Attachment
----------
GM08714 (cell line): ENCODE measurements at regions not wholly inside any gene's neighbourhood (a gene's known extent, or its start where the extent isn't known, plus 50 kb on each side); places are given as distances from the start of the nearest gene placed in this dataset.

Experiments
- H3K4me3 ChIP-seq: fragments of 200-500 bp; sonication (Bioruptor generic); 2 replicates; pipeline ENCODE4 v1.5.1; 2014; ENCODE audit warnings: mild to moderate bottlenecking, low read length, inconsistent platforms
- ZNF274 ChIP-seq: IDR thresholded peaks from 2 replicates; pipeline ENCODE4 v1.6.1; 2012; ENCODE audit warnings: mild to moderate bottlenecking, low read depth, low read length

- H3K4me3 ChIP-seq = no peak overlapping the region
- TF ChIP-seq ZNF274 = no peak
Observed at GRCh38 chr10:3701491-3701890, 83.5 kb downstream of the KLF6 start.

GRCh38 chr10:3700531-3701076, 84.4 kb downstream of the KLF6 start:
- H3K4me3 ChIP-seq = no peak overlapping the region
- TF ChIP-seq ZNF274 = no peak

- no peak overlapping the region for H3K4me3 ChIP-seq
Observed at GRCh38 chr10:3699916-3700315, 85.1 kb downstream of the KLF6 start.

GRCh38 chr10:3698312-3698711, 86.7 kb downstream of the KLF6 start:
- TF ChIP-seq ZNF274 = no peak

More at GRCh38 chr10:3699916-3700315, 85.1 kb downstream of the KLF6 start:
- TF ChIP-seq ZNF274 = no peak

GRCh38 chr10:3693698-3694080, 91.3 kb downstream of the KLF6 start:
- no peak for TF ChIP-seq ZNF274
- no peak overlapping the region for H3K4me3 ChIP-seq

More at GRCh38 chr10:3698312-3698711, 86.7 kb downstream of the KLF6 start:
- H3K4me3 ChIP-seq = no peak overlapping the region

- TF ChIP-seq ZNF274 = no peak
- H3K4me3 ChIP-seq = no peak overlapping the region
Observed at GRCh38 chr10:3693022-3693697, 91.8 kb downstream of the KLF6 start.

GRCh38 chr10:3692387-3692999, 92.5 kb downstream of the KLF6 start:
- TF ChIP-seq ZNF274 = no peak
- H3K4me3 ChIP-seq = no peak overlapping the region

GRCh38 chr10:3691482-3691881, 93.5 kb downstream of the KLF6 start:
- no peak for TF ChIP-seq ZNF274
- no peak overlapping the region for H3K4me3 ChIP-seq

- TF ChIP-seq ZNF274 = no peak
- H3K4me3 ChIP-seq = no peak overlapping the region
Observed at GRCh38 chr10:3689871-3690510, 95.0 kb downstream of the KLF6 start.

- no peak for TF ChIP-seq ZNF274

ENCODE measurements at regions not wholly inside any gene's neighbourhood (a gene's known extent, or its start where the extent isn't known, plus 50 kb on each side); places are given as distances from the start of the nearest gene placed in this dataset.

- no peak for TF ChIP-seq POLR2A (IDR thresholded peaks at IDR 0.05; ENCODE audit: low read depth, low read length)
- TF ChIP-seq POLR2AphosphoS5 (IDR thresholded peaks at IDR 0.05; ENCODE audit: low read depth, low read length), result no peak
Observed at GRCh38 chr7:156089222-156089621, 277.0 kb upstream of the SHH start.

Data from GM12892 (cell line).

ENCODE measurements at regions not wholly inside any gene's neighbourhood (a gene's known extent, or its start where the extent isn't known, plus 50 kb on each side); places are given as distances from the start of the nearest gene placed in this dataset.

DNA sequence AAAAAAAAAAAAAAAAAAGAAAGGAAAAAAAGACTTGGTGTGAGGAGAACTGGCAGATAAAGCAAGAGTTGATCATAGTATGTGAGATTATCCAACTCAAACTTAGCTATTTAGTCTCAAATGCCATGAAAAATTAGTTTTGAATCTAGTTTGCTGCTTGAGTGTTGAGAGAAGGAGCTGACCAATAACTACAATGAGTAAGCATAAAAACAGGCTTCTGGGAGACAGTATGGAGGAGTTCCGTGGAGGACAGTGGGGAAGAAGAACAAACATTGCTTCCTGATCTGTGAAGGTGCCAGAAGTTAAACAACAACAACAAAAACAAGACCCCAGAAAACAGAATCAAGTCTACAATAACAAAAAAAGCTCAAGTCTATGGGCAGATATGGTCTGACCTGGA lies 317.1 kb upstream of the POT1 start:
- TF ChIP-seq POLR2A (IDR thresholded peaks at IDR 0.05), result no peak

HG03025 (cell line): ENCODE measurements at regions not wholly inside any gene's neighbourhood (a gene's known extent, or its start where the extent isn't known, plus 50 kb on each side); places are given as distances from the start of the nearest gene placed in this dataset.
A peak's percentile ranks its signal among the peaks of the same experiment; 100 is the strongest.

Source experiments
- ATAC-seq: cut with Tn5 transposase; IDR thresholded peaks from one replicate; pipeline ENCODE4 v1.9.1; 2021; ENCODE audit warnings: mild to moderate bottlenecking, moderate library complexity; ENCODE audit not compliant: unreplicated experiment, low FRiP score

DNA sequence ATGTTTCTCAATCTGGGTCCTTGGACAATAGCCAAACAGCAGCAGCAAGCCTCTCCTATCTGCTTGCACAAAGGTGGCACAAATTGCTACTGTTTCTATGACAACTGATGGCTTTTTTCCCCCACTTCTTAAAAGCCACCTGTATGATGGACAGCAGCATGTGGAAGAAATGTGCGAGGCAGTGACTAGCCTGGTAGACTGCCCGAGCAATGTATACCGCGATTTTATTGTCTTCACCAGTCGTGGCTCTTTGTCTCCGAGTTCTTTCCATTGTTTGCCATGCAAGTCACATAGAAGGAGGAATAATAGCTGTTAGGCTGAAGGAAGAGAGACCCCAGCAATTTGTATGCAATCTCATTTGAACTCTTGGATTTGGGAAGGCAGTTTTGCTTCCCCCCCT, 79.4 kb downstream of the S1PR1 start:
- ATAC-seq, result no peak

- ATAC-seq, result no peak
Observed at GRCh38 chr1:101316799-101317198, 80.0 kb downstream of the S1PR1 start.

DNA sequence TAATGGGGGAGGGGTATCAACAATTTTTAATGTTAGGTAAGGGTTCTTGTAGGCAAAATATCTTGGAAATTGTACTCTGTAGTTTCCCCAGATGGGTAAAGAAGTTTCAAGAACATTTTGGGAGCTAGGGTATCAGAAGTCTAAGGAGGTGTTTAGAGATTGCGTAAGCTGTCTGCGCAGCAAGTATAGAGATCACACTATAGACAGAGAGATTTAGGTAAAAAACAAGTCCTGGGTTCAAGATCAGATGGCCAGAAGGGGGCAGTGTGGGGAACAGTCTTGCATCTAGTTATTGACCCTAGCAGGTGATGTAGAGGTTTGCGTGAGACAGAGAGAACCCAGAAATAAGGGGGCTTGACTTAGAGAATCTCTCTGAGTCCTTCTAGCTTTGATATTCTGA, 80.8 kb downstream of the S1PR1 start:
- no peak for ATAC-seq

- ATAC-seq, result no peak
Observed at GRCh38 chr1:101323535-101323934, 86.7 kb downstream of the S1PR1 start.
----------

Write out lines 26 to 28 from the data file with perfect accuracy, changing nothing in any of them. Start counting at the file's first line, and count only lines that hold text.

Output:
- TF ChIP-seq ZNF274 = no peak
- H3K4me3 ChIP-seq = no peak overlapping the region

GRCh38 chr10:3691482-3691881, 93.5 kb downstream of the KLF6 start: